DentalCare Logo

A Guide to Clinical Differential Diagnosis of Oral Mucosal Lesions

Course Number: 110

Viral Diseases

Viral diseases typically have an acute or abrupt onset of multiple lesions. Systemic manifestations (including fever, malaise, lymphadenopathy, diarrhea, lymphocytosis) may be present. It is important to realize, however, that not all patients with viral diseases have systemic manifestations. All the viral diseases mentioned below, except for infectious mononucleosis, have a vesicle stage. Vesicles rupture rapidly and are often not apparent to patients or clinicians.

Herpes simplex virus* (HSV) types 1 and 2 commonly infect skin and oral mucosa. Type 1 preferentially involves mucosa and skin above the waist, while type 2 usually infects the genital area, but occasionally the pattern is reversed. Individuals infected with HSV will harbor latent virus in regional nerve ganglia for the remainder of their lives. Primary symptomatic infection with HSV involving the mouth is called primary herpetic gingivostomatitis*. Although primary herpes is most common in children, it can certainly occur in older adults without antibody to HSV

Image 1: Primary Herpetic Gingivostomatitis
Image 1: Primary Herpetic Gingivostomatitis
Image 3: Primary Herpetic Gingivostomatitis
Image 4: Primary Herpetic Gingivostomatitis

Images of Primary Herpetic Gingivostomatitis:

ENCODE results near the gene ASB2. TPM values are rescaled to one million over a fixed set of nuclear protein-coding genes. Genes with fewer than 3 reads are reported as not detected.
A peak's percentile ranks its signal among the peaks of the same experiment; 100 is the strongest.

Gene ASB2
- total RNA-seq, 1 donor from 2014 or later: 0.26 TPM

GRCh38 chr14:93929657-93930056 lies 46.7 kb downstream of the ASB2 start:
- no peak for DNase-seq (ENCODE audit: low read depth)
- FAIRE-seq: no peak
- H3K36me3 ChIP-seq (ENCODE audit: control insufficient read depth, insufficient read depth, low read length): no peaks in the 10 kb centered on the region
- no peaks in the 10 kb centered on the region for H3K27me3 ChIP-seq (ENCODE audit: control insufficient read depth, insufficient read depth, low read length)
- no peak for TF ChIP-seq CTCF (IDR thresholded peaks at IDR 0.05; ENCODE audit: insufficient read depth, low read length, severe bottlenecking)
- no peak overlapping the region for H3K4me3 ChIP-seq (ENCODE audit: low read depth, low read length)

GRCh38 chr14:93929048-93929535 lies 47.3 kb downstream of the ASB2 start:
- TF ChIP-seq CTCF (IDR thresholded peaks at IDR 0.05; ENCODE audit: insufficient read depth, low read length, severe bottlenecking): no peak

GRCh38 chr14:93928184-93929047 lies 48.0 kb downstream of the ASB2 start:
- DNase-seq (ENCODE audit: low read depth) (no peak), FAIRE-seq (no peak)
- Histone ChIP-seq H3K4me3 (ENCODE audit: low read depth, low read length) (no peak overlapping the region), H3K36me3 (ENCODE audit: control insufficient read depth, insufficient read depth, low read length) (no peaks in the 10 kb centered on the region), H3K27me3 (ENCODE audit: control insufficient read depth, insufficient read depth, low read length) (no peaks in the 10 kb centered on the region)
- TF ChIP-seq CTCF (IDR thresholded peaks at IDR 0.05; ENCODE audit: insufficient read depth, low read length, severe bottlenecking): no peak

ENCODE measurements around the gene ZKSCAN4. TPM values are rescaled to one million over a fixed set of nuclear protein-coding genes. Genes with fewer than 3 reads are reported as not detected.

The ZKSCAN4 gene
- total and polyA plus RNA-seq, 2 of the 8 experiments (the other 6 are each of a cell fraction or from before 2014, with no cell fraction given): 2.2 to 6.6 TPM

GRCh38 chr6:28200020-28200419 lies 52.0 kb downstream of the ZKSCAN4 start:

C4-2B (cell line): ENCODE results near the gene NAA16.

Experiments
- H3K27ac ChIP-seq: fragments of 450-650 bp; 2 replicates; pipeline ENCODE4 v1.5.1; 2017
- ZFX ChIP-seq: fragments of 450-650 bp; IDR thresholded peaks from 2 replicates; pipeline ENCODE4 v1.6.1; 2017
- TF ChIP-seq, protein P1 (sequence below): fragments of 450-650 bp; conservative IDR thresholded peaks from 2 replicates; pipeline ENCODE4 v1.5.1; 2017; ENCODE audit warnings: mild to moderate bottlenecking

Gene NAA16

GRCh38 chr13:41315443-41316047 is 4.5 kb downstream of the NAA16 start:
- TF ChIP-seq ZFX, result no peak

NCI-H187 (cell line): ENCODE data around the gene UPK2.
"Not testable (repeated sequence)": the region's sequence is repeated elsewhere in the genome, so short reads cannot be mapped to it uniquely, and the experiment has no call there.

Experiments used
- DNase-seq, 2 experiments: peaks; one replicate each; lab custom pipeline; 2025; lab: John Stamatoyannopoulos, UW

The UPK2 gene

Signs and symptoms of primary herpes include abrupt onset of fever, malaise, tender lymphadenopathy of the head and neck, and vesicles and ulcers anywhere on oral mucosa, the pharynx, lips and perioral skin. The gingiva is typically enlarged and erythematous. The lesions are painful, making it difficult to eat and drink. The lesions resolve spontaneously, usually within 10-14 days.

A number of systemic and topical antiviral drugs are available for patients needing treatment. An important consideration for drug therapy is that the earlier the treatment is initiated, the better the outcome. Supportive and symptomatic treatment includes maintaining hydration, especially in children, and systemic and topical analgesics.

The best documented causes of recurrent herpetic lesions* are ultraviolet radiation, mechanical trauma, and immunosuppression. Recurrent herpes has vesicles and ulcers occurring on keratinized mucosal surfaces. The lesions are grouped in a tight cluster. Often a sudden prodrome of pain, tingling, or numbness precedes the onset of lesions. The frequency of recurrence varies with the individual. Resolution of lesions varies from 1 to several weeks but is constant for each person. Since herpetic lesions resolve spontaneously within a relatively short period of time, many patients do not request or require treatment.

Image: Herpes Labialis

Herpes Labialis

Image: Recurrent Herpetic Lesion

Recurrent Herpetic Lesion

Varicella (chickenpox)* is the primary infection with the varicella-zoster virus. The disease begins with malaise, fever, pharyngitis, and lymphadenopathy. A pruritic skin rash begins on the face and trunk and spreads to the extremities. The skin lesions begin as vesicles which rupture and form crusts. They occur in successive waves or crops. Oral lesions may occur as vesicles which rupture to form non-painful ulcers. Varicella is usually a relatively mild, although annoying, infection in immunocompetent children. It tends to have more severe clinical features in adults. It can be quite serious in immunocompromised patients. Treatment is usually supportive and symptomatic in immunocompetent children. Antiviral medications, such as acyclovir, famciclovir, and valacyclovir, are useful in immunocompromised patients, adults, and infants. A vaccine for varicella is available. It appears to be highly effective, but the duration of immunity is not known.